Leadership and your company

Standard Chartered Bank

In this segment of Money Matters, we look at leadership and the role it plays in a company’s growth.

As an entrepreneur starting up a company, leadership is probably something that is not thought of seriously while you juggle every ball in the air and adopt a hands-on approach in every aspect of running the company.

However there comes a point, whereby as the company grows, the issues you have to deal with are increasingly about the future growth of the company and how to handle the growing staff headcount.

Leadership therefore plays an important role in setting out the vision for the company and the roadmap to realise this vision.

Getting your staff to buy into this vision is essential for its success. To paraphrase the late Peter Drucker, as your company grows, your job is not to “manage” people but to lead them.

Many people’s idea of a great leader is someone who is charismatic, well-spoken and extremely self-confident. History, however, is littered with charismatic individuals who have led their countries and companies on the path to ruin.

In fact, charisma, to borrow from Drucker again “may become the undoing of leaders. It may make them inflexible, convinced of their own infallibility, unable to change”.

The idea is not so much to be a great leader, but an effective leader that requires a lot of thought and hard work.

Firstly, you have to think through your company’s raison d’etre – who does it serve? You, as the business owner? Your staff? Your customers? Your community? Indeed, these need to be clearly defined and realistic so that you can effectively realise your company’s vision.

Secondly, leadership is a responsibility and not a rank and privilege. When things go wrong, effective leaders do not blame others but take full responsibility. President Harry Truman famously said, “The buck stops here” and that is as good as any way to describe it.

A strong team around you is essential for the future growth of your company. You need not be afraid of being surrounded by able and ambitious staff if they share your vision for the future direction of the company. Which of course means the ability to make painful compromises for the greater good of the company.

A good example is Sir Richard Branson of the Virgin Group, who looks out to hire people who can say ‘No’ to him. The worst thing a leader can do is die – if it means that the company collapses as soon as he is no longer around. Therefore, leaving a legacy behind should not be in terms of assets or how much you are leaving to your children but should be thought of in terms of the company’s people who have followed you and your vision and where they will take the company forward.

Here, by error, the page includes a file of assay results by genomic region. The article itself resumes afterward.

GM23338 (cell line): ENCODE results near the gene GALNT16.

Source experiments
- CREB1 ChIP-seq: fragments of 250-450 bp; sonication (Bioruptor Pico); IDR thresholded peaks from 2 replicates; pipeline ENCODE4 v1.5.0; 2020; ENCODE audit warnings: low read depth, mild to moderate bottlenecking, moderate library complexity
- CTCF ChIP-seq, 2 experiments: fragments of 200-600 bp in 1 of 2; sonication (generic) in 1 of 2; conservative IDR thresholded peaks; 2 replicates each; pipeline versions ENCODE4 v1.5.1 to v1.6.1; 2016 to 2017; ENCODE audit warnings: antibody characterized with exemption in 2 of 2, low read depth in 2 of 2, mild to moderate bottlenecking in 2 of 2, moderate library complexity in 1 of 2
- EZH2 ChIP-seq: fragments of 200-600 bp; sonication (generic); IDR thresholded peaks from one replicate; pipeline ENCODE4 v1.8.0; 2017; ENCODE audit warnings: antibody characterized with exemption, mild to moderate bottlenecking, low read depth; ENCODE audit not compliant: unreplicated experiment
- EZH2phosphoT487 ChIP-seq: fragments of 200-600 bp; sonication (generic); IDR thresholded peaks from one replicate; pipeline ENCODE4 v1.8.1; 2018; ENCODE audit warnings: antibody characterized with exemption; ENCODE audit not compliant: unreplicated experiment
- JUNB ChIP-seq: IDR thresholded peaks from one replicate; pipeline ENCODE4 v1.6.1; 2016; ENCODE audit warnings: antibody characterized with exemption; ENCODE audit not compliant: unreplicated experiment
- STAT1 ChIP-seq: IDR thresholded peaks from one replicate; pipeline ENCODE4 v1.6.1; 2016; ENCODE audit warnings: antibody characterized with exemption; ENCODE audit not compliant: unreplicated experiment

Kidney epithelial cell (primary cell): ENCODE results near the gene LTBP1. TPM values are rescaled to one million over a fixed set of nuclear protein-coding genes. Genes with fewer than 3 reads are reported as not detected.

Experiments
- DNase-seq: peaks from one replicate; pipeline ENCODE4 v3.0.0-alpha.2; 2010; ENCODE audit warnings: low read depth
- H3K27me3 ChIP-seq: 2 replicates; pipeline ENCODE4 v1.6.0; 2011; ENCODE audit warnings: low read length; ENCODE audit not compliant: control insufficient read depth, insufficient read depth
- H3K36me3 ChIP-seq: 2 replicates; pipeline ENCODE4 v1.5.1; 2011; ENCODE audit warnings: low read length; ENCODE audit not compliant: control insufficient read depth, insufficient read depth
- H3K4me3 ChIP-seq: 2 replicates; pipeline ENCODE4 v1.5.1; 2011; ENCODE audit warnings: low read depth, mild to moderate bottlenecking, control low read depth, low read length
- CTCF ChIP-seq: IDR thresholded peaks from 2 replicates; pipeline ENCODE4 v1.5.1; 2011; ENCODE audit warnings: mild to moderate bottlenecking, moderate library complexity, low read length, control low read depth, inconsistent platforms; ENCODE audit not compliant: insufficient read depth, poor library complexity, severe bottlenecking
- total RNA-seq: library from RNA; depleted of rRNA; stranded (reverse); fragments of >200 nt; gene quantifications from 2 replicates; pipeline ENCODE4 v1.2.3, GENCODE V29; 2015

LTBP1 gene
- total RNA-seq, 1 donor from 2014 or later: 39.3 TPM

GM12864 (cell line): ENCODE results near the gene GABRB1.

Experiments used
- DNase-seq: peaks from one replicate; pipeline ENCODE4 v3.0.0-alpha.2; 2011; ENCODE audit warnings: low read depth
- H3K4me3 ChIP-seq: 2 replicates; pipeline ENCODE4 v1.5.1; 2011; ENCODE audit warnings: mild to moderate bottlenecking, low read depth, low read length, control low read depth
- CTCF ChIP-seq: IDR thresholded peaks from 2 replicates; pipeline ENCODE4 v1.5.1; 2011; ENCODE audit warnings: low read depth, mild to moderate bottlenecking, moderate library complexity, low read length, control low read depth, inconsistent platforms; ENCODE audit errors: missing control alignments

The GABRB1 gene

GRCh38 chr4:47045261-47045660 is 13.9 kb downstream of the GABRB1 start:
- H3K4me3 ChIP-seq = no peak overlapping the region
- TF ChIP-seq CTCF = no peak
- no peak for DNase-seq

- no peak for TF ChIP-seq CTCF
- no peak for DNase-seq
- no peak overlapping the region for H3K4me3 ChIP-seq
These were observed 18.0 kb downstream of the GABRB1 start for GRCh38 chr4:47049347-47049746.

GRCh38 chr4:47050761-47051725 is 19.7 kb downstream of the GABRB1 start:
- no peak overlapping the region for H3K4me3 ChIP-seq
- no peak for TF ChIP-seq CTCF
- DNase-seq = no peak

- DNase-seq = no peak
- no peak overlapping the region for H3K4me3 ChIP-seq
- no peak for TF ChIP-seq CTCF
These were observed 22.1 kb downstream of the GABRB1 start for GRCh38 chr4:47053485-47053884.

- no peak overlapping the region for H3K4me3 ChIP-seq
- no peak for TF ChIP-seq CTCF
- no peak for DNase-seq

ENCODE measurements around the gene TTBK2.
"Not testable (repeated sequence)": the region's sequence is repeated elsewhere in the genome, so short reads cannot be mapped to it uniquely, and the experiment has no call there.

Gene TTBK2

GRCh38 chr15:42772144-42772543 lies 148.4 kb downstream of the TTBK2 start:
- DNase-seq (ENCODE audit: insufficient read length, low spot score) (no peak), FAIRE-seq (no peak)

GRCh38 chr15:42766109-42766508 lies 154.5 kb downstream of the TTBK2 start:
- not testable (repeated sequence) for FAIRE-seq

Last, but not least Drucker states that a key requirement of effective leadership is to earn trust, otherwise you will not have any followers, you may still have employees but most likely the only thing they are following is the monthly paycheck.

Therefore, treating your employees with respect and caring for their well-being is important. And of course it means having to mean what you say and to follow through.

A leader’s words and action have to be in sync, in other words you will have to “walk your talk” to build lasting trust and loyalty.

The 2010 World Cup in South Africa bears testament to what constitutes good leadership practices and bad ones.

Along the way from qualification to the final game itself, Vicente Del Bosque the head coach of the Spanish national team had to make difficult decisions for the good of the team’s success, such as dropping star names to the bench.

Del Bosque is a humble person, is not well-spoken and is certainly not charismatic. But he has earned the trust of the players by listening to them, helping them realise their fullest potential and in turn they bought into his vision and would not hesitate to make personal sacrifices for the good of the team and end their long wait for their first World Cup trophy. This is in stark contrast to the French national team who went on strike as failures in leadership permeated from the captain, to the coach, to the federation itself.

Much of this article is not developed from new ideas but from aged old practices as observed by management gurus such as Peter Drucker and Jim Collins and to whom many a successfully run company owe their success to.

This article is for general information purposes only and whilst the information in it is believed to be reliable, it has not been independently verified by us. You are advised to exercise your own independent judgment with the contents in this article